We have a set of items $I = \{i_1, i_2, ..., i_n\}$. Each of these items has what we call a p value, which is some real number. We want to choose a subset of $I$, call it $I'$, of size $m$ (for some $m$ with $1 \le m \le n$) such that the average of the p values of the items in $I'$ falls within some specified range, $[p_l, p_u]$. (For example, we might require an average p value between 0.70 and 0.74.) Moreover, we want to do this efficiently.

We hope to do this in O(n) time, but any polynomial time algorithm is good enough. We certainly do not want to just try every possible subset of I of size $m$ and then check whether it satisfies the average p-value constraint.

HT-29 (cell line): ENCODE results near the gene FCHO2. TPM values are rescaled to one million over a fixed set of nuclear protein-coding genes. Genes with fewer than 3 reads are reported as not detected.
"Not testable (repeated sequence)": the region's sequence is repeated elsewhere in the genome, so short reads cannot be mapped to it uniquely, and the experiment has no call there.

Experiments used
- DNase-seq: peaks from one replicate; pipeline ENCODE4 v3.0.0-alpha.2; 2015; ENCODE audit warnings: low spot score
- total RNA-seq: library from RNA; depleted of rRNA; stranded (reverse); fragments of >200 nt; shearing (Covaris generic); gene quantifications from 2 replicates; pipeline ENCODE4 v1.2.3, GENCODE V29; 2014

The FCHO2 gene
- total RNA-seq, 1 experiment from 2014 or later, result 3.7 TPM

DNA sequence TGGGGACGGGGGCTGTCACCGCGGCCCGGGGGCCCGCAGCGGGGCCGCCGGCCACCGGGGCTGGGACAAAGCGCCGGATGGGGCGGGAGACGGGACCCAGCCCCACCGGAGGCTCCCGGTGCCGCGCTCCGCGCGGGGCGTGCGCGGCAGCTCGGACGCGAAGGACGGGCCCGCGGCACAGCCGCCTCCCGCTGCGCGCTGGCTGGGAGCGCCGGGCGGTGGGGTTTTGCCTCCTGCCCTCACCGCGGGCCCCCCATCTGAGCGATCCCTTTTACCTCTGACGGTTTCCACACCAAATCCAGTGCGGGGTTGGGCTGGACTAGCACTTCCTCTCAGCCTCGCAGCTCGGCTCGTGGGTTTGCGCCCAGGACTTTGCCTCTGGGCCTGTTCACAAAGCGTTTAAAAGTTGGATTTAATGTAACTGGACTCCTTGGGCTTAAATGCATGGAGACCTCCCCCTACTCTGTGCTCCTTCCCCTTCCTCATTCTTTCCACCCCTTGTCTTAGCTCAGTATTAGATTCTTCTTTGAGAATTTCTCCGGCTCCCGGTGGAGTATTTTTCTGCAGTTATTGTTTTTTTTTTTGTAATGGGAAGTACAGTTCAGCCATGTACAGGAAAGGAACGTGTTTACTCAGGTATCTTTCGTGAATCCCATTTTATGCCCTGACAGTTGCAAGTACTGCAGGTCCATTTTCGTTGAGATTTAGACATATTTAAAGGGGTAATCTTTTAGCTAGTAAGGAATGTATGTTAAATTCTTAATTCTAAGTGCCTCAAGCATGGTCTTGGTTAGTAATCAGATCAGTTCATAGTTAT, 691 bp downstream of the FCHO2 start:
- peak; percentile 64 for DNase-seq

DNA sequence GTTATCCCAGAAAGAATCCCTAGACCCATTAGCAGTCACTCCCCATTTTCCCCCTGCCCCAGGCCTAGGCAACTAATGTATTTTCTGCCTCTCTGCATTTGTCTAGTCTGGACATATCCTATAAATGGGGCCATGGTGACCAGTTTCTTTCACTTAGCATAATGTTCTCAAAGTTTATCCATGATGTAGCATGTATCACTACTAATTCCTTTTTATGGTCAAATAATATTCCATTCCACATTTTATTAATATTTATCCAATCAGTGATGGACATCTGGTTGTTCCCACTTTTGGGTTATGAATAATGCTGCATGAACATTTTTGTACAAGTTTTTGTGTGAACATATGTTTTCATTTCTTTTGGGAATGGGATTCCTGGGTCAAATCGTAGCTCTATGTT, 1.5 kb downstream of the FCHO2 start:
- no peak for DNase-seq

Finally, we will be doing this repeatedly and we want the subsets chosen to be a uniformly random distribution over all the possible such subsets.

Is there a way of doing this?


From my answer at math.stackexchange: https://math.stackexchange.com/questions/3205/choosing-subsets-of-a-set-such-that-the-subsets-satisfy-a-global-constraint/3207#3207

Assuming $m$ is an input, your problem is NP-Complete.

Subset sum can be reduced to it.

Given $A = \\{x_{1}, ..., x_{n}\\}$ for which we need to find a subset of sum $S$, we can create $n$ inputs to your algorithm, with input $A$, $m$ and $p_{L} = p_{U} = \frac{S}{m}$, for $1 \leq m \leq n$.

If $m$ is fixed then the brute force algorithm (which you don't want) is $O(n^m)$ and so has a polynomial time algorithm.

If this does not answer your question, can you please clarify exactly what you need?


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